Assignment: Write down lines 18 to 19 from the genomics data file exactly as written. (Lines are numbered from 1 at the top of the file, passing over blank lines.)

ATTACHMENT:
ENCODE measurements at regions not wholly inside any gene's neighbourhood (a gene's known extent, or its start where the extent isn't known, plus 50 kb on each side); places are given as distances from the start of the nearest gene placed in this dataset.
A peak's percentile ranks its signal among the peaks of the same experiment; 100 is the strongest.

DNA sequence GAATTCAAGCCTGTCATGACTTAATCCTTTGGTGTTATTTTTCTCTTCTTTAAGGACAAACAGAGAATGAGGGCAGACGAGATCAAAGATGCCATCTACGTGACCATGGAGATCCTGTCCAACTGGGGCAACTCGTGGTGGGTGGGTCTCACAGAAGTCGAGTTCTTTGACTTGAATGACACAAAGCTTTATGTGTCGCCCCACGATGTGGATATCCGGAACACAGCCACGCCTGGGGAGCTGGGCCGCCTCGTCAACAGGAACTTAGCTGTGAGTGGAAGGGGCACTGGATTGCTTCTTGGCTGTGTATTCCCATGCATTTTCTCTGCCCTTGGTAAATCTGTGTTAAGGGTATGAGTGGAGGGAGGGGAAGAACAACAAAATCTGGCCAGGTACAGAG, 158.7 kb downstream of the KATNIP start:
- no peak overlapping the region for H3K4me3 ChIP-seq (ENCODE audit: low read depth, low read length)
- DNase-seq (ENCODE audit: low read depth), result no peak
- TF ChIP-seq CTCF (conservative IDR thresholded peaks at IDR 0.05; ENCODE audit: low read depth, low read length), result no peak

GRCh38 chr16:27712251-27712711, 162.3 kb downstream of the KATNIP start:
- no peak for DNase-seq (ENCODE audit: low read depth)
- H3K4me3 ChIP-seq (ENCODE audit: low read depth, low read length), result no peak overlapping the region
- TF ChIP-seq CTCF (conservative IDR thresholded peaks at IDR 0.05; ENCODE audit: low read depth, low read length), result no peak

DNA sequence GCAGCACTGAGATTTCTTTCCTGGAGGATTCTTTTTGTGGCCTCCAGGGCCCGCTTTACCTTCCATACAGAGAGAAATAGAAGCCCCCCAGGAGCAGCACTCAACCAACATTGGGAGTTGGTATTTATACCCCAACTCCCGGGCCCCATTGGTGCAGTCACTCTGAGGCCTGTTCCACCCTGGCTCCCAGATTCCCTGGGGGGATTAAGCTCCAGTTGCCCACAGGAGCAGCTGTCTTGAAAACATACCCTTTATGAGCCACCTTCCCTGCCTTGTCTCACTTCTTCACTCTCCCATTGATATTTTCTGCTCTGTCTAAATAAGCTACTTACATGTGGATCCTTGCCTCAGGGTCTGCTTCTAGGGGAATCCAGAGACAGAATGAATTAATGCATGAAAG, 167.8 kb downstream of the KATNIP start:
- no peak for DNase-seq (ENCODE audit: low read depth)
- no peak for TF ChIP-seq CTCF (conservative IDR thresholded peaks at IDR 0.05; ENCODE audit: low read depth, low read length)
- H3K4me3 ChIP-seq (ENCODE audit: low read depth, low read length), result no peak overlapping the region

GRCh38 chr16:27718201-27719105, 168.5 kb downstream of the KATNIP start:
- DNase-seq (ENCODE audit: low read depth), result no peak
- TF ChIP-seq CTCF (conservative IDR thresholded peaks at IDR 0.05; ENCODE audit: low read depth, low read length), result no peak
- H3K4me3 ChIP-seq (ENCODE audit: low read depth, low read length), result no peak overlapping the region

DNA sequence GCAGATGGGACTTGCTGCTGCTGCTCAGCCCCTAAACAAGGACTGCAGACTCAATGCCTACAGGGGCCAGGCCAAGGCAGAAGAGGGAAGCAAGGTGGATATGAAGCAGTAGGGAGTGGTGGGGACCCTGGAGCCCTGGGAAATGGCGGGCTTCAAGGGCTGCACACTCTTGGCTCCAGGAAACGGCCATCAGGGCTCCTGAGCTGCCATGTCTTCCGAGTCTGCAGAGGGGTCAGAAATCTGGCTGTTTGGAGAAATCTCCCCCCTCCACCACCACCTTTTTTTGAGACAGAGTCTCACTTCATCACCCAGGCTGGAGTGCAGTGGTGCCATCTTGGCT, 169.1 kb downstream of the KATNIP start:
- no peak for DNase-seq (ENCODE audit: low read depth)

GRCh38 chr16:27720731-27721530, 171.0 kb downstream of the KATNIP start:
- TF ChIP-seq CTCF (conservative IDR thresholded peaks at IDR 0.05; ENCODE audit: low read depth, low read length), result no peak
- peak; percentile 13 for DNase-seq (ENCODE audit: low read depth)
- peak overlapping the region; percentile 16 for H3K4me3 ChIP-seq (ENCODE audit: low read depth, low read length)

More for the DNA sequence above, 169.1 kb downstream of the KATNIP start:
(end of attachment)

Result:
- H3K4me3 ChIP-seq (ENCODE audit: low read depth, low read length), result no peak overlapping the region

DNA sequence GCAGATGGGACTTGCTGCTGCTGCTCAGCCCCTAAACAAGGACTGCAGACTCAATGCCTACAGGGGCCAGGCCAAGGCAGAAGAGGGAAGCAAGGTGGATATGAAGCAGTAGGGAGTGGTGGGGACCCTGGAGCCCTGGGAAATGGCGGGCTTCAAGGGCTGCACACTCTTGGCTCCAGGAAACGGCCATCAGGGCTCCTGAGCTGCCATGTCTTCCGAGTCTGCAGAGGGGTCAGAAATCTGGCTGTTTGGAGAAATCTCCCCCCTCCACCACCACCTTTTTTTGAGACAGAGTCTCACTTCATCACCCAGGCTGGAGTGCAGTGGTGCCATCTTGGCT, 169.1 kb downstream of the KATNIP start: